Shielding the dollar by bashing China

Apr 16, 2024
This is image of one US dollar bill, super macro close up.

Ian Bremner argues convincingly that the American Dollar remains embedded as the global reserve currency since: “you can’t replace something with nothing”. Nevertheless, intensifying US misuse and abuse of the dollar’s standing has expanded the worldwide search for one or more “alternative somethings”. Now an intriguing argument has been advanced that a central reason Western scolding of China remains so incessant is to help protect the vulnerable dollar.

Emeritus Professor Francis Lui, Ting Ming, a leading economist, was previously Director of the Centre for Economic Development at the Hong Kong University of Science and Technology. He is now a Chair Professor at the Macau University of Science and Technology. He continues to provide insightful commentary, in Chinese, on economic and political issues (see, for example: (translatable using Google Translate)) .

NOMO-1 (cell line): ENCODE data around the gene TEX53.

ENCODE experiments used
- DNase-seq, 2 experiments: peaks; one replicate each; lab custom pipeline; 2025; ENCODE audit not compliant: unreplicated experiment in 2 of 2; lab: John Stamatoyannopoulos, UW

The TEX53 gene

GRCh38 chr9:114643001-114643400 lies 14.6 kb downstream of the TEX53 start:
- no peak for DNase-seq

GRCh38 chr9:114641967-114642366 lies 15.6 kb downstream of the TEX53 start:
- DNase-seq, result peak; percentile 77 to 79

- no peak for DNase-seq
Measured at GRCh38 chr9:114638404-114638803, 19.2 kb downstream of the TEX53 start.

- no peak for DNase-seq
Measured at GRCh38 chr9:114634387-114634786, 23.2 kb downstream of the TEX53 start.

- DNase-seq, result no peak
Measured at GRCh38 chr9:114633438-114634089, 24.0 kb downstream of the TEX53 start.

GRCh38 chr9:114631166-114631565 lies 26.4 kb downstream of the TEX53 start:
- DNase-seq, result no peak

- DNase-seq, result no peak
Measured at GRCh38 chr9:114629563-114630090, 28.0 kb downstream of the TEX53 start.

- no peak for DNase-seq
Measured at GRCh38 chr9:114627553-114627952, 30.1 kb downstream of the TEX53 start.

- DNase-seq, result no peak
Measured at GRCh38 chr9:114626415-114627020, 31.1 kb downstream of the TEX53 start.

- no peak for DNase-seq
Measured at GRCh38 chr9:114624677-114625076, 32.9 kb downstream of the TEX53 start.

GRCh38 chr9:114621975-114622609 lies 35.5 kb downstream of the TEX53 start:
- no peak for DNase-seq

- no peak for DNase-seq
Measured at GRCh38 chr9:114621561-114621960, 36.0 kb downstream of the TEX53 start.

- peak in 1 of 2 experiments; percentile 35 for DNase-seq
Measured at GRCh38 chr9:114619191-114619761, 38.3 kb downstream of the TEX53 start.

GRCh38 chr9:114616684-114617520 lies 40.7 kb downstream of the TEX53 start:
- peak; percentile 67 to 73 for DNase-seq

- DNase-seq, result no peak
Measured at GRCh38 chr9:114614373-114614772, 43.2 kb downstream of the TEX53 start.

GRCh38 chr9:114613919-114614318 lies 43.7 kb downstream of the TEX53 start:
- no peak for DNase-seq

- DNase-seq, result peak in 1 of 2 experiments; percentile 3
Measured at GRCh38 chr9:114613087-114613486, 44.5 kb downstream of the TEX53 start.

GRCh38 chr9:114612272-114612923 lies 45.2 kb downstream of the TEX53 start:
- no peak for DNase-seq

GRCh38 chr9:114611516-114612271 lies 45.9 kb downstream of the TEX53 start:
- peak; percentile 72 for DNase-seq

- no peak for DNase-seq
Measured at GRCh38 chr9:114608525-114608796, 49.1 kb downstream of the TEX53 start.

In a presentation in late March, he asked: Is the US constantly badmouthing China’s strategy just to maintain the hegemony of the US dollar (see: He concluded that a key reason for the intensifying, US-led, Western media commentary belittling China is the rising vulnerability of the US dollar and the perceived need to shore-up its long-dominant global currency role.